After 18 years in the NFL, Peyton Manning gives his final ‘Omaha’

An emotional Peyton Manning signed off from his 18-year NFL career with the words “God bless football” — and one final “Omaha”.

After 18 years in the NFL, Peyton Manning gives his final ‘Omaha’

Manning’s retirement was announced by his team, the Denver Broncos, on Sunday, four weeks on from the second Super Bowl win of his career.

The 39-year-old admitted at a press conference yesterday that it has been a difficult decision but “it’s the right time”.

“I revere football,” he said. “I love the game so you don’t have to wonder if I’ll miss it — absolutely I will.

“I fought the good fight, I finished my football race, and after 18 years it’s time. God bless all of you, and God bless football.”

Manning reserved a brief mention for his long-time rival Tom Brady — the pair clashed 17 times in all as Brady’s New England Patriots faced first the Indianapolis Colts, with whom Manning spent the first 14 years of his career, and latterly the Broncos.

“I’ll miss the handshakes with Tom Brady, I’ll even miss those Patriot fans in Foxborough,” said Manning, adding with a smile: “And they should miss me, they sure did get a lot of wins off me.”

Brady was one of a number of NFL greats namechecked by Manning, including ex-Colts team-mates Marvin Harrison and Marshall Faulk, opponents including Junior Seau and Troy Polamalu, and coaches such as the Patriots’ Bill Belichick.

But there was one figure who stood out in Manning’s memory.

“In my rookie season, we played in Baltimore and I had the chance to shake the great Johnny Unitas’ hand and he told me ‘stay at it Peyton, I’m pulling for you’.

“I hope old number 19 is up there and knows I have stayed at it, maybe he’s even a little proud of me.”

Former Colts quarterback Unitas won three NFL championships and his record of 47 successive games with a touchdown pass stood from 1960 until 2012, when it was surpassed by the New Orleans Saints’ Drew Brees.

Broncos general manager John Elway, himself a two-time Super Bowl-winning quarterback with the team, paid tribute to Manning.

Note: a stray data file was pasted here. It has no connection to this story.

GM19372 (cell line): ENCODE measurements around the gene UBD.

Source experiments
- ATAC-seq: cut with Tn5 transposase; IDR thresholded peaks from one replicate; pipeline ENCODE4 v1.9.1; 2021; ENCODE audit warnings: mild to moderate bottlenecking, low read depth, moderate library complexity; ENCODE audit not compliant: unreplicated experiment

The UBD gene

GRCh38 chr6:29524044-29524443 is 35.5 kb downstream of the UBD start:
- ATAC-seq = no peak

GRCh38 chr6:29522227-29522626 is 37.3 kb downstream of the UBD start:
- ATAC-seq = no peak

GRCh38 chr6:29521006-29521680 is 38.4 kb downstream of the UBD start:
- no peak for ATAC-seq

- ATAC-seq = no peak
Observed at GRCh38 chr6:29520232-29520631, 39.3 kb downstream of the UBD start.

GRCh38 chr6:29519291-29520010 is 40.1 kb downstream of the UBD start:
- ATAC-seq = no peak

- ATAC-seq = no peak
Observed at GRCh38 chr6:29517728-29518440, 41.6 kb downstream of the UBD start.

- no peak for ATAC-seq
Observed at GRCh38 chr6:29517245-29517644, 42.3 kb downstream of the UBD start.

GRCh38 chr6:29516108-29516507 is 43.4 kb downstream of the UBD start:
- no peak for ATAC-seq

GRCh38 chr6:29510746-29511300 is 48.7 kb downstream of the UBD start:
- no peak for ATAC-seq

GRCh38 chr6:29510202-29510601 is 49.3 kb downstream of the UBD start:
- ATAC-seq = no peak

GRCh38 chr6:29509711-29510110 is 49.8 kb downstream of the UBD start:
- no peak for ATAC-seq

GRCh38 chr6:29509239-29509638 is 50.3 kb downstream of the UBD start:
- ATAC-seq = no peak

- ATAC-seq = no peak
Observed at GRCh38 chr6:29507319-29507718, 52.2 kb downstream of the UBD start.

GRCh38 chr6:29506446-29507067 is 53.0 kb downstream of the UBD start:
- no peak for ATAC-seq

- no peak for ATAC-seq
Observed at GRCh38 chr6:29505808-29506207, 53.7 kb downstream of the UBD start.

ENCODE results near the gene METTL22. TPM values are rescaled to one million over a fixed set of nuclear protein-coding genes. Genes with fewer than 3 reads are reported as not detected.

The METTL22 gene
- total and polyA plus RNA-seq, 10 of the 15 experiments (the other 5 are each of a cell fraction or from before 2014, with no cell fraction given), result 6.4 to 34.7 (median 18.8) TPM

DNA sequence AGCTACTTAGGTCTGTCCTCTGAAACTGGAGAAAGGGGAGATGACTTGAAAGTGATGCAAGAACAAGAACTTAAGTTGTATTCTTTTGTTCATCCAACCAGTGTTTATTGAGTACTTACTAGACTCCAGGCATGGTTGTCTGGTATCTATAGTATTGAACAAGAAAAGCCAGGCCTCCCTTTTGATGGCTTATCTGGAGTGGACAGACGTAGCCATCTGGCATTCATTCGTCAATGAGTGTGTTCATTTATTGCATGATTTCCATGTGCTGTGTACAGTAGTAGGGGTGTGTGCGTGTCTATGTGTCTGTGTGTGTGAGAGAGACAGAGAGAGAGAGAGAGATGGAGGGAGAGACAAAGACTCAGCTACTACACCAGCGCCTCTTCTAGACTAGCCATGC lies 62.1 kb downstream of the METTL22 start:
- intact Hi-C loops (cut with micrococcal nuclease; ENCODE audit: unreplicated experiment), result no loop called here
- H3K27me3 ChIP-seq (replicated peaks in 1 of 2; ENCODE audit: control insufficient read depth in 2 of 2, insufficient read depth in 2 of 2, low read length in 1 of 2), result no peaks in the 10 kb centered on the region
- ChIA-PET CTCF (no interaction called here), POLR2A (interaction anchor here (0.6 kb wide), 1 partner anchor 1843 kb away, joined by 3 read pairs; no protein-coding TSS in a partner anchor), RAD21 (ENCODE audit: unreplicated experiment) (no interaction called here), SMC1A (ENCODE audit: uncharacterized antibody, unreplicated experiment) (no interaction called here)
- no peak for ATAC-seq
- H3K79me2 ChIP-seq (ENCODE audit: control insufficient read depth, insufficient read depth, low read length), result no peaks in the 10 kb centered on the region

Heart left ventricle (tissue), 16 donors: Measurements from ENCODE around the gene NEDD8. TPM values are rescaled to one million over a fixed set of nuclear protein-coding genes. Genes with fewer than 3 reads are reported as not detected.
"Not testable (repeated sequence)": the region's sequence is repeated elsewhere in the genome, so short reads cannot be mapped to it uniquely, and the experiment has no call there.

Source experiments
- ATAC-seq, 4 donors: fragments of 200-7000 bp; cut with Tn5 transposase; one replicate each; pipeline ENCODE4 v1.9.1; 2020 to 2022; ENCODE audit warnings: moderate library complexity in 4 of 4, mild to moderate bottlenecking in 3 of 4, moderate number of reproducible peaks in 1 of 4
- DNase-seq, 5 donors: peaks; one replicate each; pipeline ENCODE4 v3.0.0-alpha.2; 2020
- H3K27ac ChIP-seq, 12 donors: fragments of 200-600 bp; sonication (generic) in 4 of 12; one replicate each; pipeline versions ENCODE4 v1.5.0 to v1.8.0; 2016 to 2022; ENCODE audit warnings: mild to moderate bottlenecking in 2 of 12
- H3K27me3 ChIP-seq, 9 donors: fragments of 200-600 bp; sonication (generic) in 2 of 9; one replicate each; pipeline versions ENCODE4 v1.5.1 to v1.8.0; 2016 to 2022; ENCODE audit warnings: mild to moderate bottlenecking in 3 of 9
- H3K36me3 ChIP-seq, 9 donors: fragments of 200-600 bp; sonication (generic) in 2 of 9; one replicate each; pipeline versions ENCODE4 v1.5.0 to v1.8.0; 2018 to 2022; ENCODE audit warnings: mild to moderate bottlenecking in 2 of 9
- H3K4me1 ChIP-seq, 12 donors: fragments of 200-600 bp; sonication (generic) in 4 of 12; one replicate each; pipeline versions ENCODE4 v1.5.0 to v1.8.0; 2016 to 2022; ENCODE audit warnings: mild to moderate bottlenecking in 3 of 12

“He’s done everything a quarterback possibly can in the NFL, nobody else can say that,” said Elway.

“It’s been a treat for an ex-quarterback to watch Peyton Manning play the game. I can’t tell you how many times I looked at him and thought ‘why didn’t we think of that?’

“I’m going to say, on behalf of all our fans, thank you.”

Manning was the first overall pick of the 1998 draft when selected by the Colts — having opted against entering the league a year earlier in favour of chasing a national college title with the University of Tennessee.

He said: “I cherished my time in Nashville, especially my senior year, I want (Tennessee) Vol fans everywhere to know the unique role they played in my career.

“On the Colts, you can’t fathom how much I enjoyed my 14 years there. It would be wrong not to mention (owner) Jim Irsay, (former vice-president) Bill Polian, a host of Colts team-mates, many of whom have become lifelong friends.

“Winning Super Bowl 41, I was honoured and proud to be a part of it.”

“Grateful is the word that comes to mind for the Broncos. To John Elway, (former and current coaches) John Fox, Gary Kubiak, the Broncos organisation, all my team-mates, thank you for what you’ve done for this old quarterback.

“If John had told me ‘we’ll win 50 games, win four straight divisional championships, beat the Patriots in two championship games, go to a couple of Super Bowls, win one, you’ll break a couple more all-time records — I would have taken that.”

Manning, a five-time league MVP, indeed surpassed Green Bay Packers great and NFL hall-of-famer Brett Favre for career records in passing yards and touchdowns during his time with the Broncos, as well as adding a second Super Bowl ring to the one he won nine years earlier with the Colts.

As well as his records, though, his career will be remembered for his control of, and mannerisms at, the line of scrimmage as he interpreted opposing defences.

Few managed to gain the same understanding of his play, least of all the ever-present “Omaha!” audible which has confounded opponents and onlookers alike throughout his career.

And as he finished taking questions at the podium in Denver, he signed off: “I had great coaches and players, it wouldn’t have been possible without (them).

“Omaha.”

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